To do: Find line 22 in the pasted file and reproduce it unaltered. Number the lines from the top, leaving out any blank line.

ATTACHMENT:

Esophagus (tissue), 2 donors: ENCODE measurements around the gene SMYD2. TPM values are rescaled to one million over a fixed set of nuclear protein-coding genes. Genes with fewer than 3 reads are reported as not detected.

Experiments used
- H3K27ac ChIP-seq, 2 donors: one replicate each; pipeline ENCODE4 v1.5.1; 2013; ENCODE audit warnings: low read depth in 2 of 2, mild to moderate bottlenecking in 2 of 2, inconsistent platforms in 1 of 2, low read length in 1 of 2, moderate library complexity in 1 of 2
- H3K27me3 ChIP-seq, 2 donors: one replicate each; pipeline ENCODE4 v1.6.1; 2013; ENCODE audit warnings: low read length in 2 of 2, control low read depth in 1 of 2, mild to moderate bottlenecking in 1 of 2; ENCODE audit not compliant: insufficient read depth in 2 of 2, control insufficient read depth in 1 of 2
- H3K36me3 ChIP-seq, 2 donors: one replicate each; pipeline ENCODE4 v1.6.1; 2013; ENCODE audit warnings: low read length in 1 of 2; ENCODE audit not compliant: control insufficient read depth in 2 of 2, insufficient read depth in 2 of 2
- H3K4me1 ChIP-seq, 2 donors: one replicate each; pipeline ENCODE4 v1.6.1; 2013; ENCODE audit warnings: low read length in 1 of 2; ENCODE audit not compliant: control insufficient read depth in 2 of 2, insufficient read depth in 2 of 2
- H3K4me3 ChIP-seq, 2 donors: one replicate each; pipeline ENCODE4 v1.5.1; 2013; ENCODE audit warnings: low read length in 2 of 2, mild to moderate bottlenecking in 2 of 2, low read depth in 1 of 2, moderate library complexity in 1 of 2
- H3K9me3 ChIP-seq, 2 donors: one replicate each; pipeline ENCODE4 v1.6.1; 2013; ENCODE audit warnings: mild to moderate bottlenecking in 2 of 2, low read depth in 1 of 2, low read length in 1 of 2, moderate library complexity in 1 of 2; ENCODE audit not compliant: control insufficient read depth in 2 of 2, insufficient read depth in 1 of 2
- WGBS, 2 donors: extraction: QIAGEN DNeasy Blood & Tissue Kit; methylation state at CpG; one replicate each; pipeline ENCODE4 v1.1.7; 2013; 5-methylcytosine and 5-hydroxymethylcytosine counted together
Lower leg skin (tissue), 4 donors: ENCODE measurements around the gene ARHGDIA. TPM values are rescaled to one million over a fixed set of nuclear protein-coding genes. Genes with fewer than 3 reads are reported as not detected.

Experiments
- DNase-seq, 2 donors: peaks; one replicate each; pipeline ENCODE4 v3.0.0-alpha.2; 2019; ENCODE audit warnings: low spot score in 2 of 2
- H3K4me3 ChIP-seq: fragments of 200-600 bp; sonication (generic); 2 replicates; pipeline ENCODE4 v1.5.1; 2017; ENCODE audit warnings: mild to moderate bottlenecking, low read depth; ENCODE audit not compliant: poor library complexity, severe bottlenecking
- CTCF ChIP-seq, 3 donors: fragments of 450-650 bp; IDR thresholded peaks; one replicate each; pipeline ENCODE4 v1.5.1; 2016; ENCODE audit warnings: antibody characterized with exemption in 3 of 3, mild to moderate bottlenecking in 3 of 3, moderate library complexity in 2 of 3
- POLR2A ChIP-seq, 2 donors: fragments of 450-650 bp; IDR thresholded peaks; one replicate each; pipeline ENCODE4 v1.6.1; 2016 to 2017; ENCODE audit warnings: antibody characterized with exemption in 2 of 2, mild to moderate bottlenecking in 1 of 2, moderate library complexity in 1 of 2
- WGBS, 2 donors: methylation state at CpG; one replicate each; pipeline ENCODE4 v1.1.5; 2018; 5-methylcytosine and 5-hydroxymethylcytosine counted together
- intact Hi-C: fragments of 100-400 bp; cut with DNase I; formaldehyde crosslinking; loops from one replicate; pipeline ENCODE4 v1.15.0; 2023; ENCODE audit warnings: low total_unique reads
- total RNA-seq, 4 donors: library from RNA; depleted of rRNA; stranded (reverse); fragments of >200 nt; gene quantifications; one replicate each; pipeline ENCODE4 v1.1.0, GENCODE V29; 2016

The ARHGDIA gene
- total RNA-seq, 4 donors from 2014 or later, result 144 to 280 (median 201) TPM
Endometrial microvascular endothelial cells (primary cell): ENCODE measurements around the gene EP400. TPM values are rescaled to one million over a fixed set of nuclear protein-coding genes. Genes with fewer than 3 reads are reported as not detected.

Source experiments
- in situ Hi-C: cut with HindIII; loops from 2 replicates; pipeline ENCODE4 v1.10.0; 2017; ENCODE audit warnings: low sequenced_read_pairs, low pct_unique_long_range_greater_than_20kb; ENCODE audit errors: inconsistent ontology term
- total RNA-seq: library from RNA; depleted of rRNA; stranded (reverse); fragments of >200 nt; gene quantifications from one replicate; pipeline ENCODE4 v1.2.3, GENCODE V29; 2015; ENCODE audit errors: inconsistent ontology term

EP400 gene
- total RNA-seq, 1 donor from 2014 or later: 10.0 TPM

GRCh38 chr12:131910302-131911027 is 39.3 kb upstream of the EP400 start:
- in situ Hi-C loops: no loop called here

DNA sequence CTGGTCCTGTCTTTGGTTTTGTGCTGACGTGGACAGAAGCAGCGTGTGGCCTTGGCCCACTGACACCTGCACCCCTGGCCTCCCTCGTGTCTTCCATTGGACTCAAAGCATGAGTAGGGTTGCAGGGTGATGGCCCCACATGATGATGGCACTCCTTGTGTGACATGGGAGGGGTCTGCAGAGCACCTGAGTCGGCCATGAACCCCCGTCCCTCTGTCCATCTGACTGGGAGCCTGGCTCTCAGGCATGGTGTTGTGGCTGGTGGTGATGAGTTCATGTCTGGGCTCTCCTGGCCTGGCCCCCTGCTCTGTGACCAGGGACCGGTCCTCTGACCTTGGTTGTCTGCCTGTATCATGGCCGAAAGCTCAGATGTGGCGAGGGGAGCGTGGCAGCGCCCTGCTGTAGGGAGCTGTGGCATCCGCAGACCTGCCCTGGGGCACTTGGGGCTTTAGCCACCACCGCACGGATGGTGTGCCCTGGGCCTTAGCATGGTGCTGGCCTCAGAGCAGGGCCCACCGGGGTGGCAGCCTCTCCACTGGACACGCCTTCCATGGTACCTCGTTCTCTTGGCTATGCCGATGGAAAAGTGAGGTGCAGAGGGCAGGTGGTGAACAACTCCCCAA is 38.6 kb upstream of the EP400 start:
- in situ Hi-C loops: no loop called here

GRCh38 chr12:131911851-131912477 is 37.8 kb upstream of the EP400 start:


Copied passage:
Source experiments